George Harrison and Eric Idle got up to all sorts of shenanigans throughout their life-long friendship. They partied together, hung out together, and played together. Idle was a member of one of the most famous comedy troupes, Monty Python, and George was once the guitarist of one of the biggest bands in the world. They understood each other and bonded over comedy.
So, it was no wonder George and Idle often found themselves in interesting situations. They once disturbed Norman Lear and his wife by playing guitar together all night in their hotel room. However, nothing describes their friendship better than the night they met. They snuck off to the projection room to smoke pot like naughty schoolboys during a screening of Idle’s Monty Python and the Holy Grail.
George Harrison and Eric Idle smoked pot in a projection room during the premiere of ‘Monty Python and the Holy Grail’ the first time they met
In his memoir, Always Look on the Bright Side of Life: A Sortabiography, Idle explained that he met George at a Monty Python and the Holy Grail screening. Although, the meeting didn’t go as Idle expected.
Idle wrote, “I had heard that George wanted to meet me, but I was somewhat shy of meeting him. I was shy and tried to avoid him, but he snuck up on me in the back of the theater as the credits began to roll. I hadn’t yet learned he was unstoppable.
“We began a conversation that would last about twenty-four hours. Who could resist his opening line? ‘We can’t talk here. Let’s go and have a reefer in the projection booth.’ No telling what the startled projectionist felt as a Beatle came in with one of the actors from the movie he had just projected and lit up a joint.”
Idle couldn’t get rid of George after that.
George and Idle talked for hours about how their careers were similar
After the projectionist made George and Idle leave, they went to dinner with Terry Gilliam and George’s wife, Olivia Harrison. Then, George insisted Idle come with him to A&M Studios, where he introduced the comedian to Joni Mitchell. “Joni f***ing Mitchell, for Christ’s sake,” Idle wrote.
“Saxophonist Tom Scott was at work on some overdubs of George’s latest album, Extra Texture, and we listened to some of the tracks and then went back to the Beverly Wilshire Hotel, where we talked and talked and talked for the rest of the night.”
George and Idle talked about how their careers were similar. “What was it like to be a Python? What was it like to be a Beatle? A thousand questions,” Idle continued.
Idle told Rolling Stone, “It occurred to me later that we both played similar roles inside our groups with big power blocks. Once I was moaning a little bit on Brian, saying, ‘It was hard to get onscreen with Michael Palin and John Cleese.’ He said, ‘Well, imagine what it’s like trying to get studio time with Lennon and McCartney.’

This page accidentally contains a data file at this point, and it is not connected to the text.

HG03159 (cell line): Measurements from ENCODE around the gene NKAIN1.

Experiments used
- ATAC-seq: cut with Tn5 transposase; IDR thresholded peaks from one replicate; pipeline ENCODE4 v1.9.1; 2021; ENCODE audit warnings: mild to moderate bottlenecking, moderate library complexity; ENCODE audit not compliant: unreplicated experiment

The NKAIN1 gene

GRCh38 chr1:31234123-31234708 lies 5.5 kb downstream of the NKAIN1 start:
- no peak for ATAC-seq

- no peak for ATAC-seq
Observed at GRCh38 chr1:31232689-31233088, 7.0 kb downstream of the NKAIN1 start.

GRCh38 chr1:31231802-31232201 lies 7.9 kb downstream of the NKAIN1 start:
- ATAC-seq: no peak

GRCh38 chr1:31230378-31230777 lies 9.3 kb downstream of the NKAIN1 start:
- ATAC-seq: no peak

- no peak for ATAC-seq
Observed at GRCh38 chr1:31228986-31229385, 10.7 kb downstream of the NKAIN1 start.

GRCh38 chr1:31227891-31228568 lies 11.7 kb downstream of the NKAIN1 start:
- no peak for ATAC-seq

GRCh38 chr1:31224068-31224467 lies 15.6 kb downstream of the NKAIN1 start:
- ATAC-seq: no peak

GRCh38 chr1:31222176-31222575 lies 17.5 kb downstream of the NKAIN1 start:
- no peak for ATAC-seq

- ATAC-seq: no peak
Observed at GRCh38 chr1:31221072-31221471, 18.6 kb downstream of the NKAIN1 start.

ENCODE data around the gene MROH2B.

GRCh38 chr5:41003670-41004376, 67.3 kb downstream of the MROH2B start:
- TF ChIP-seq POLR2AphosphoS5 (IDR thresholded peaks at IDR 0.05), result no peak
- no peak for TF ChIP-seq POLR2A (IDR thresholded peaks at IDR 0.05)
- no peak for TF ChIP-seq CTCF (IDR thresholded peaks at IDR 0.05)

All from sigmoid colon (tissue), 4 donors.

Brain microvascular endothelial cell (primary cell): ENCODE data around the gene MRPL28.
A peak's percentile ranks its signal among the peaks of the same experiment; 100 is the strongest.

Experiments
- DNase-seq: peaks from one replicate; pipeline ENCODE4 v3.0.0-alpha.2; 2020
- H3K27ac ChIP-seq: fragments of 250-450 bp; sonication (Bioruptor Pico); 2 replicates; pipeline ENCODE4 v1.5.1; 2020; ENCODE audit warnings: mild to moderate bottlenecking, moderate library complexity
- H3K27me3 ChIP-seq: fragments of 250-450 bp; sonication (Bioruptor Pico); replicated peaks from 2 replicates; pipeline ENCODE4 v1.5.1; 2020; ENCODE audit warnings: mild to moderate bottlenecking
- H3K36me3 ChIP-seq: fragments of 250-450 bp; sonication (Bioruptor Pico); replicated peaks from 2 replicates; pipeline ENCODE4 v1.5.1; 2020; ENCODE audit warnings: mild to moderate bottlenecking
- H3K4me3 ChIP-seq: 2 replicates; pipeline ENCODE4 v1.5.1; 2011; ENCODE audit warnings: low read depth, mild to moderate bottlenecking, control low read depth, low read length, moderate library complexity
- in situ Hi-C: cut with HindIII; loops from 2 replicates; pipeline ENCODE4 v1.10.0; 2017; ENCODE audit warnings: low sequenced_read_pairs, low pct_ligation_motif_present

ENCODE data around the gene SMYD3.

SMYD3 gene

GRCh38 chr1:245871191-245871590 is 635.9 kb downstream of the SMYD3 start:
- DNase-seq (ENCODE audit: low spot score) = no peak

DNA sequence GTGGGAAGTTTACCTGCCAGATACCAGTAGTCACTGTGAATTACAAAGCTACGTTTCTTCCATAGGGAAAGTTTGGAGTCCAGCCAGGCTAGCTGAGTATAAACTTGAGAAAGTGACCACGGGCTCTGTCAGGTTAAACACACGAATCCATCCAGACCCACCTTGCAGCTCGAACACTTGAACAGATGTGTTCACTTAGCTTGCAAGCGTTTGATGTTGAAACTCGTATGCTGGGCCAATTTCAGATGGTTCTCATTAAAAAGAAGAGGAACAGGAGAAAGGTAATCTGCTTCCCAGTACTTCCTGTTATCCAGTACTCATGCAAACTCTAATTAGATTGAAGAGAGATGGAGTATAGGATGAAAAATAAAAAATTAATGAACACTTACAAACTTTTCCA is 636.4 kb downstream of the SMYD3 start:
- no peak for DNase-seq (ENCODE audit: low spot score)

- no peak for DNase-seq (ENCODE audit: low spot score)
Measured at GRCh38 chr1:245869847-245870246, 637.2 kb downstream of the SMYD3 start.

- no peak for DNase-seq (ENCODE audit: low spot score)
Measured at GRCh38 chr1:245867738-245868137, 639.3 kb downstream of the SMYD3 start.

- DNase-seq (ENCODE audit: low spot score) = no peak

“I said, ‘All right. Absolutely. Got it. OK. Check. I’ll shut up now.’ Then it occurred to me that yes, in fact, we were slightly the outsiders, playing similar roles in our groups.”
The Beatle taught the comedian many things
Idle wrote in his memoir that George forever changed his life. “Funny and serious and wise, he changed my life,” Idle wrote. “We played together, partied together, argued together. He was irresistible. It was definitely love at first sight.”
George taught Idle many things. He talked to the comedian about spirituality, taught him to live in the here and now, and to find humor in every situation. The comedian said the ex-Beatle was his guru.
In 1999, a man attacked George and Olivia during a home invasion. George nearly died. Still, he found the humor in the attack when Idle called him about it. George told Idle (per Rolling Stone), “Why doesn’t this kind of thing happen to the Rolling Stones?”
In an interview with The Off Camera Show, Idle said George taught him to live in the now because he could die at any moment. Idle explained, “He said, ‘Well you know we’re still going to die,” Idle explained, “‘fame you know doesn’t give you anything, you’re going to die.’
“I was fortunate that he was kind of a guru to me. I mean, he was a pal, we got drunk, we did all sorts of wicked, naughty things, and had a ball. But he was always saying, ‘Well, don’t forget you’re gonna die.’ I think these sort of good people encourage people to remember your here now. You might get hit by a bus on the way out, so just make sure that you’re living exactly to the fullest as you can, every single moment.”
Since George died in 2001, Idle has supported his friend on multiple occasions. Idle and the rest of the Monty Python troupe performed at the Concert for George. The comedian also spoke at George’s Hollywood Walk of Fame ceremony. Idle will always safeguard George’s legacy.